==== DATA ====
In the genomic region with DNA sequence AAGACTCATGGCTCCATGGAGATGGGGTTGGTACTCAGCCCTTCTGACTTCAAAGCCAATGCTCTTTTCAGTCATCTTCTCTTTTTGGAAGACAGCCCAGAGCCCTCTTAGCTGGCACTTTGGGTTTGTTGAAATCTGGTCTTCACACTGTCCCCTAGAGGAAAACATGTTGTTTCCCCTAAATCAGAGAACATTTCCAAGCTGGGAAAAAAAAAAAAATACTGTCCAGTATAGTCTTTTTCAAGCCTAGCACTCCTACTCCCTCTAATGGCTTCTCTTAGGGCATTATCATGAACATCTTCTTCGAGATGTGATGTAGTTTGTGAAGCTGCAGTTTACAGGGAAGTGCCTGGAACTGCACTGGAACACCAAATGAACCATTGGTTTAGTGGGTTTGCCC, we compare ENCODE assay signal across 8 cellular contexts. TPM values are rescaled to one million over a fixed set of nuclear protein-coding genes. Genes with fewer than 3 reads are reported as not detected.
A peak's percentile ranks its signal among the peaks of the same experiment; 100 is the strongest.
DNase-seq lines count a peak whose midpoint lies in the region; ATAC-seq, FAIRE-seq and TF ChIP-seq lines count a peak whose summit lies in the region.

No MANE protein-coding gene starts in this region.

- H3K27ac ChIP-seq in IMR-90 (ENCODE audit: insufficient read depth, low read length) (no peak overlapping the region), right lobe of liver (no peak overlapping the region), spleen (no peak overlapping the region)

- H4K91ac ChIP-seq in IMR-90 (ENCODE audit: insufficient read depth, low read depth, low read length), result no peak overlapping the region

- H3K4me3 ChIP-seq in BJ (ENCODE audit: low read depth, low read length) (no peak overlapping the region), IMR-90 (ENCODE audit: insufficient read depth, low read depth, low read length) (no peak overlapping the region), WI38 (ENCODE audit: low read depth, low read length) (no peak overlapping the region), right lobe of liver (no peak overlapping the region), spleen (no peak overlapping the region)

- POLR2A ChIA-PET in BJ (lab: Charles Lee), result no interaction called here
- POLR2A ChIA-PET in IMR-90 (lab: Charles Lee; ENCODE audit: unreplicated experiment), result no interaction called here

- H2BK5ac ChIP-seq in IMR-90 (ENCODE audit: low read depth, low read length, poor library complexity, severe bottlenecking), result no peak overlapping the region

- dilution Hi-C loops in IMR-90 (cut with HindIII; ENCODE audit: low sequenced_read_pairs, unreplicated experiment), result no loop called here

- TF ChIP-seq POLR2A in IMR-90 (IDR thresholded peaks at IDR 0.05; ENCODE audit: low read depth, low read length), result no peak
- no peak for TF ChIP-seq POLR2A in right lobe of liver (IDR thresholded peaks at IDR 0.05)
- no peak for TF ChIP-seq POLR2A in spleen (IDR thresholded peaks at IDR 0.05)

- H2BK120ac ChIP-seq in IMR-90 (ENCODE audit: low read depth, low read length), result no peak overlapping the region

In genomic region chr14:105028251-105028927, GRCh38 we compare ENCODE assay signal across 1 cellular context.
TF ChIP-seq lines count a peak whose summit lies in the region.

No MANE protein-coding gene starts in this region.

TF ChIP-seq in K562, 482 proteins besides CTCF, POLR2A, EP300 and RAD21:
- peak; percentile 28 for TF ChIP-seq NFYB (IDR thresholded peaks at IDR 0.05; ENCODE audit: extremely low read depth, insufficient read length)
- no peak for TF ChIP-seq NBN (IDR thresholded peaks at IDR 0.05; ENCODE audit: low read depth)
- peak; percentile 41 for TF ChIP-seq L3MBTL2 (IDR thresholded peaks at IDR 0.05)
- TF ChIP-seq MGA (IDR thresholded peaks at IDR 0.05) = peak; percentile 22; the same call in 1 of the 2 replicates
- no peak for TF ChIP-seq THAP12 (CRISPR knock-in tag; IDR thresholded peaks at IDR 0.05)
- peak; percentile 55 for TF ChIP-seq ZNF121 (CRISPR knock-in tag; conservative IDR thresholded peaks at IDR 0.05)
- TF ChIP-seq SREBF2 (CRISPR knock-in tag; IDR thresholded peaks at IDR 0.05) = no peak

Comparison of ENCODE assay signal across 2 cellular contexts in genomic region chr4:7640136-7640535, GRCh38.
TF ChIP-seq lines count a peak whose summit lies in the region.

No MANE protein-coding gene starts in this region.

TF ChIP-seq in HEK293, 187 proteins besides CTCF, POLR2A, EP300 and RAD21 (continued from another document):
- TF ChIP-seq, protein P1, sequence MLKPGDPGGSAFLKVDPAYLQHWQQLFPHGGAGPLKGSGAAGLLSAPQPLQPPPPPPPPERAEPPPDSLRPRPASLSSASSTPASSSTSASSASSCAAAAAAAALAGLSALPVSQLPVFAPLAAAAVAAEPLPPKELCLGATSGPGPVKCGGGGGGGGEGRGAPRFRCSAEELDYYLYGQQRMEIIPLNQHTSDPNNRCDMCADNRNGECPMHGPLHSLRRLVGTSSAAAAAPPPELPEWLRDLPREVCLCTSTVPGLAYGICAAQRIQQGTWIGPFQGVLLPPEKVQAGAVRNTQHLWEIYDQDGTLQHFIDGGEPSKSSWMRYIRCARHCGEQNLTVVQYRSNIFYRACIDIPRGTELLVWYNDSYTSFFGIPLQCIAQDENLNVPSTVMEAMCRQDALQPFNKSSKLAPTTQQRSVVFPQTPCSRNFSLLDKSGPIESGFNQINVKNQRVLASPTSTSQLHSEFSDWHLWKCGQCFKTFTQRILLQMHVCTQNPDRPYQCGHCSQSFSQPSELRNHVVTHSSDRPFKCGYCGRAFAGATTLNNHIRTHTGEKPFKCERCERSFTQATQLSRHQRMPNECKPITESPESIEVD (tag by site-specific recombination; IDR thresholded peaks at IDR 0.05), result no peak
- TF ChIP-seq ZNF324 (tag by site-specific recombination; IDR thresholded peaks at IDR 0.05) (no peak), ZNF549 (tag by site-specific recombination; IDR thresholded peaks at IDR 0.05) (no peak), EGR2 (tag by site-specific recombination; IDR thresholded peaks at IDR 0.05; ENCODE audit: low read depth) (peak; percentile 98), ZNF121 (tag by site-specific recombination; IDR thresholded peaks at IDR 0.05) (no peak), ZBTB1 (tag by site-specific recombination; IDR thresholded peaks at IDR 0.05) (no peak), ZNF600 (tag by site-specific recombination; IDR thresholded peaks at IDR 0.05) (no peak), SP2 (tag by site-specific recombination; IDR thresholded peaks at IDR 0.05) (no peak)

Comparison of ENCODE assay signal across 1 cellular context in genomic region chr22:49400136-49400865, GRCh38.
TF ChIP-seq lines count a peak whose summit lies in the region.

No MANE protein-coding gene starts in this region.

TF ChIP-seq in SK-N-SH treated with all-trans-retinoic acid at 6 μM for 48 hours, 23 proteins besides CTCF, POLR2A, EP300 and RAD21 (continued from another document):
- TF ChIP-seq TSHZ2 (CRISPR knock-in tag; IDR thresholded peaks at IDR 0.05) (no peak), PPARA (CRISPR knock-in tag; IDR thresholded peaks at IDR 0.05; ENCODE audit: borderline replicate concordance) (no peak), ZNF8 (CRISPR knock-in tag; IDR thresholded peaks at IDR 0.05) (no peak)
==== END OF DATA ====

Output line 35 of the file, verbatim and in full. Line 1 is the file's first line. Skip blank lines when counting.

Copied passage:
No MANE protein-coding gene starts in this region.